COVID-19: Life in a Parallel Universe

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Original story posted on: May 29, 2020

Sixty years ago, when I was 12, I read War of the Worlds, H.G. Wells’ fictitious tale about a calamitous extraterrestrial attack on our earth. Now, six decades later, I am witnessing the actual cataclysmic onslaught of one earthly quasi-organism on another.

It was 1898 when Wells’ classic science fiction work was first published. The novel unravels a catastrophic tale of an interplanetary invasion of earth that wreaks havoc on mankind and its cities, until it is defeated by the tiniest of earth’s allies: microorganisms.  Forty years after the publication in print, the nation was terrified by a radio broadcast reflecting a realistic adaption of the war.

And now, 122 years after the novel was  first read and 82 years after it was first heard, a new devastating assault on mankind has occurred. Its full horror has been on display by the total panoply of 21st-century communications – print, radio, television, video, and social media, all as infectious and inescapable as this viral invader.

This new offensive against our world didn’t come as Wells’ attacker came, from outer space. This new onslaught is home-grown, right here on mother earth. And this time, the virus is not the savior; it is not the ally of the human race, but its enemy. This new enemy doesn’t topple buildings, as Wells’ nemesis did; it topples people, and has toppled many, many of us. We faced this enemy with no sure cure, but with many euphemisms to mask our helplessness – hiding at home became “self-quarantine.”

We fought back with masks, visors, steroids, and ventilators. We used medications that are, in hindsight, more medical superstition than science. When we realized we could only manage but not cure this invader, we did the only thing we could do – we disrespected it, trivialized it, by making it an acronym. Severe Acute Respiratory Syndrome Coronavirus 2 became SARS-CoV-2, then COVID-19, and then just COVID. We tried to take away its power by taking away its name. Whatever we called it, it still killed us, maimed us, sickened us, and even those not infected were weakened. Our confidence in our ability to control our destiny appeared to be weakened, our ability to comfort our loved ones in hospitals was taken away, and all forms of social graces appeared to be degraded. Only the lust of some for toilet paper grew stronger.

But these are just appearances, and like the appearance of COVID, one day it will ultimately disappear. What will not go away with the evaporation of COVID is the commitment of healthcare workers to care for their patients, the dedication of families to care for each other, the compassion of those who fed those with no food, the empathy of those who prayed with all their might, the devotion of those researching a cure, and the bravery of those who went into homes to bring out the sick. These were not just appearances, but the ineradicable virtues of the better angels of our nature. The virus hurt our bodies, but not our ideals of kindness, courage, and charity. COVID has wounded us badly, but out of this wound rallied our better angels.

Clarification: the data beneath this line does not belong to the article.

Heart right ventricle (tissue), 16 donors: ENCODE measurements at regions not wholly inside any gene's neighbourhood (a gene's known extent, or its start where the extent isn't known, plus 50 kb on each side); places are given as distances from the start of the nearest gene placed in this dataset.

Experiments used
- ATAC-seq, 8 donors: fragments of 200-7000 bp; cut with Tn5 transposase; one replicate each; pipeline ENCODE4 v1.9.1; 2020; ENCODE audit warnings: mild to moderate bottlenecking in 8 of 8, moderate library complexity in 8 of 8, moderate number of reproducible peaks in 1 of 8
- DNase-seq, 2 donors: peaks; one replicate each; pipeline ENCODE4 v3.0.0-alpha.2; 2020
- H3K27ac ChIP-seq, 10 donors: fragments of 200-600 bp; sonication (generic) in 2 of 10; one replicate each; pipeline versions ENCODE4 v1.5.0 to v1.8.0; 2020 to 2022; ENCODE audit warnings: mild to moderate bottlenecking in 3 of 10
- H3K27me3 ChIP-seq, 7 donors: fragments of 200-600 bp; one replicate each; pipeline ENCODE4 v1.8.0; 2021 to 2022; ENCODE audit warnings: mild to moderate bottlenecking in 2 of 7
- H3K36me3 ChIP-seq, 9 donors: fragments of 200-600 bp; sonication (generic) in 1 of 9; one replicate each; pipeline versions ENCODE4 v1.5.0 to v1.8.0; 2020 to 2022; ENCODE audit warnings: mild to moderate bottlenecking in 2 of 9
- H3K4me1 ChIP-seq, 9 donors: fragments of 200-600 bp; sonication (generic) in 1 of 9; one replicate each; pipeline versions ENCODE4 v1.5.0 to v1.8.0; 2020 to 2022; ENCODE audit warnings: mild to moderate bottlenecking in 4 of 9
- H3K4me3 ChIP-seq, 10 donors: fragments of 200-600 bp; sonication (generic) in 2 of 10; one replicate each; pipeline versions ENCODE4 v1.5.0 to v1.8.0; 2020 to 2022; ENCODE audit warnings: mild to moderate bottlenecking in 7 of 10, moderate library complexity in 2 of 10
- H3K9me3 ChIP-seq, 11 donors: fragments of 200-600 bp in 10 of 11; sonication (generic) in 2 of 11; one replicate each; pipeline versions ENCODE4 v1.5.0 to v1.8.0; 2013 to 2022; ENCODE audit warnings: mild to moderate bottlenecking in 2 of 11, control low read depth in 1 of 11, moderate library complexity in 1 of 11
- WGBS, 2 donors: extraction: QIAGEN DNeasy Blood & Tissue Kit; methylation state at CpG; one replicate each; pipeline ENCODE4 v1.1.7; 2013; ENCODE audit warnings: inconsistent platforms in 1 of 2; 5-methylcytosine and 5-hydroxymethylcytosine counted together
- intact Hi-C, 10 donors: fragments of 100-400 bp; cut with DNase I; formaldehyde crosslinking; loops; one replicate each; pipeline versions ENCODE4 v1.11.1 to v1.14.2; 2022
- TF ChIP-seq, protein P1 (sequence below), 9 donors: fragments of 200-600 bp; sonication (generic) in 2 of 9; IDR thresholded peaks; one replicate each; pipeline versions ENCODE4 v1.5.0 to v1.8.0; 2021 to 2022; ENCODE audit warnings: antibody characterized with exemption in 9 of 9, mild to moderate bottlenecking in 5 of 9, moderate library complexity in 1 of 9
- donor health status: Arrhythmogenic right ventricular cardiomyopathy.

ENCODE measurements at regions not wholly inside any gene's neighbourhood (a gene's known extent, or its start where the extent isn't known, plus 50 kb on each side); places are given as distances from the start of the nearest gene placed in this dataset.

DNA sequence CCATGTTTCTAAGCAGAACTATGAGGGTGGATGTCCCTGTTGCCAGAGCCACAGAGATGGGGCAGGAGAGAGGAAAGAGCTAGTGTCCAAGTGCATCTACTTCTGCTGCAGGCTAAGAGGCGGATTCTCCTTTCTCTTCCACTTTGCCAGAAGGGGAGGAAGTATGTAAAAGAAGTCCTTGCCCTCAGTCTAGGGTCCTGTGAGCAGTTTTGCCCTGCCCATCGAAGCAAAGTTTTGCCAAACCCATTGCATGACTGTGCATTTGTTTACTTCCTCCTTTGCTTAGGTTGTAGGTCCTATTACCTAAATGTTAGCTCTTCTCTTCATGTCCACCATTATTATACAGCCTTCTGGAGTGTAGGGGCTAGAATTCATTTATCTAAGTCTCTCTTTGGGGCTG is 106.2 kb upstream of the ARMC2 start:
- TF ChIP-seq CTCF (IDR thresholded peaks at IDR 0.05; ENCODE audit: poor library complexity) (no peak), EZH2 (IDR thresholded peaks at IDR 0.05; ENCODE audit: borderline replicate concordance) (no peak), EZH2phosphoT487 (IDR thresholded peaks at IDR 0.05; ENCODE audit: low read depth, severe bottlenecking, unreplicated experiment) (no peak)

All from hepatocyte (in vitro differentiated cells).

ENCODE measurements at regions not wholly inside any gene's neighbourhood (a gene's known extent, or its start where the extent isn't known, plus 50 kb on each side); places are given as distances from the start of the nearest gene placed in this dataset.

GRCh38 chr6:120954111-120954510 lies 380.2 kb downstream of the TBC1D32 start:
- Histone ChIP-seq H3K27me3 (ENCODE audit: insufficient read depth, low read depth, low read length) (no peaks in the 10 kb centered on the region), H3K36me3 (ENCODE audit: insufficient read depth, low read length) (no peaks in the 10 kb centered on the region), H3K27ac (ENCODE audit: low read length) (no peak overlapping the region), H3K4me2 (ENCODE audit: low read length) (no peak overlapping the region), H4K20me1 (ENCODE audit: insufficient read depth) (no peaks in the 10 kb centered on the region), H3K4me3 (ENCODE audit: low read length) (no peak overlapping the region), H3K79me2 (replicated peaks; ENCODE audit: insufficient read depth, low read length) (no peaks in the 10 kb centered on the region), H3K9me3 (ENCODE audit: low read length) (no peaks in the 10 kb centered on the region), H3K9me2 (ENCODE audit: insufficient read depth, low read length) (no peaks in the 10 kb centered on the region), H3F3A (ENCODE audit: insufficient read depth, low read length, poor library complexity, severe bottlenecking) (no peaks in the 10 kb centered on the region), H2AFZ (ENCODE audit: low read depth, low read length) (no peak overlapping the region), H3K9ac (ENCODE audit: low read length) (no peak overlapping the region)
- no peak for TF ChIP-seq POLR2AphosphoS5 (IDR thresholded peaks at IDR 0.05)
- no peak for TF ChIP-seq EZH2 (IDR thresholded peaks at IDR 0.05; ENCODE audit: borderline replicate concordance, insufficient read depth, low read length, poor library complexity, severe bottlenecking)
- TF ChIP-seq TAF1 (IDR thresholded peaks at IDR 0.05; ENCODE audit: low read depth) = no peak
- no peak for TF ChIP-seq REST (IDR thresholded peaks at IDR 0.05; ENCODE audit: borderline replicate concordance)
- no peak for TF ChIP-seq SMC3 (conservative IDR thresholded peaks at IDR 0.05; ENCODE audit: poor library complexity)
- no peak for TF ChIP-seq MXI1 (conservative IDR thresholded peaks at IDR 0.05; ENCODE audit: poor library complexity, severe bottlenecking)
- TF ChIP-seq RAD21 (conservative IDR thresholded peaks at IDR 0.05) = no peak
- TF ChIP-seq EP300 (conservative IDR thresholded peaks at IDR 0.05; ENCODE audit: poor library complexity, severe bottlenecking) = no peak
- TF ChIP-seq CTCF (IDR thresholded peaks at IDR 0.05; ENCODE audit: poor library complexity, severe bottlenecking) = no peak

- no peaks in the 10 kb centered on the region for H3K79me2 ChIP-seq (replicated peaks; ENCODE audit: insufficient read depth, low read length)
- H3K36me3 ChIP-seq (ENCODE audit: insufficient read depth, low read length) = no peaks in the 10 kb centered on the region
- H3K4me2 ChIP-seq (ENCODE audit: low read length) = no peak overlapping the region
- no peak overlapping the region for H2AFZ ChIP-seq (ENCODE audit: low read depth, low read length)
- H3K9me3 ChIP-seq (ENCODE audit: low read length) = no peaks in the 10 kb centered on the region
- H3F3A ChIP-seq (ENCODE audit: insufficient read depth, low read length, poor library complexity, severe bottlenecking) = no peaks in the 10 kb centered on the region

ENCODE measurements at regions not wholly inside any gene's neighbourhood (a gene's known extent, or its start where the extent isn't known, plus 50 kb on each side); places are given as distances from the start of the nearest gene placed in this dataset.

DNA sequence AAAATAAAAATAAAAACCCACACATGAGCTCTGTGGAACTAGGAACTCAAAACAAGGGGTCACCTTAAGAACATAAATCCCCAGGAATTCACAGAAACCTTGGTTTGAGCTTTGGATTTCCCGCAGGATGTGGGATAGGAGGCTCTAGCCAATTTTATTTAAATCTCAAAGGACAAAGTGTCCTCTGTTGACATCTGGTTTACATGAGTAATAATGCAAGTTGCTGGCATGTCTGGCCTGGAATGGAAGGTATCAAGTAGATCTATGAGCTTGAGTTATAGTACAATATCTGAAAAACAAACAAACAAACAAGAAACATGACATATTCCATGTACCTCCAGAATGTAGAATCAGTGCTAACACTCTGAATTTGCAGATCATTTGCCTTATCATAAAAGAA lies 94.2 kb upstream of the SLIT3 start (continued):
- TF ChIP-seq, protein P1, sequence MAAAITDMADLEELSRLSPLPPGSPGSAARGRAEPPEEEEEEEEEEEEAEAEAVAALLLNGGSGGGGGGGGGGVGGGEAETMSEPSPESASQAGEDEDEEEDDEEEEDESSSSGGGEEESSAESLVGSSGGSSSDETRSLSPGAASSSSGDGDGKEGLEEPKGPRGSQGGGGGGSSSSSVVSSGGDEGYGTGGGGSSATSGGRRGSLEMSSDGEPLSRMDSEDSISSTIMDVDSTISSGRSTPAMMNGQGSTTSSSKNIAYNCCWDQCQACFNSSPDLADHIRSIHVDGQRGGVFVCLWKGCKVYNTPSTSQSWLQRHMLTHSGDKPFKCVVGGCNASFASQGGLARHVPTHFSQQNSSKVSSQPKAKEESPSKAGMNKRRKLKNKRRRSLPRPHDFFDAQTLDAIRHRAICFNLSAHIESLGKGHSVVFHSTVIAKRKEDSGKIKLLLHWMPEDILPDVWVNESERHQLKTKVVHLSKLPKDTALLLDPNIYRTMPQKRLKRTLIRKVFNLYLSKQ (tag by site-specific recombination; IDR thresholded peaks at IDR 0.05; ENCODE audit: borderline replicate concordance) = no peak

Songs have played a big role in the COVID conflict. We played them when we discharged COVID patients, and our PA systems blared them when we extubated COVID patients, and, of course, we argued about what songs we should sing in our small triumphs. In one recent ICU conversation, someone spoke in mask-muffled tones that we should play Billy Joel’s “Goodnight Saigon.” When asked why, the masked mouth muffled because “we all go down together,” to which another masked mouth muffled “no, we are going up together.”

At the end of War of the Worlds, the alien marauders who terrorized the earth were defeated by invisible organisms. At the end of this current war, this alien virus that has so terrorized us will be defeated by something invisible, but not intangible – the better angels of our natures. We lost a lot in this pandemic, but we didn’t lose them, and they will lead us up together.

Michael A. Salvatore, MD, FACP

Dr. Michael Salvatore was a pulmonary medicine/critical care physician for 35 years. Since 2012 he has been the physician advisor and medical director of the palliative care team at Beebe Healthcare in Delaware. After earning his MD at the University of Arizona, he trained in internal medicine and PULM/CCM at Duke University. Dr. Salvatore is a member of the RACmonitor editorial board.

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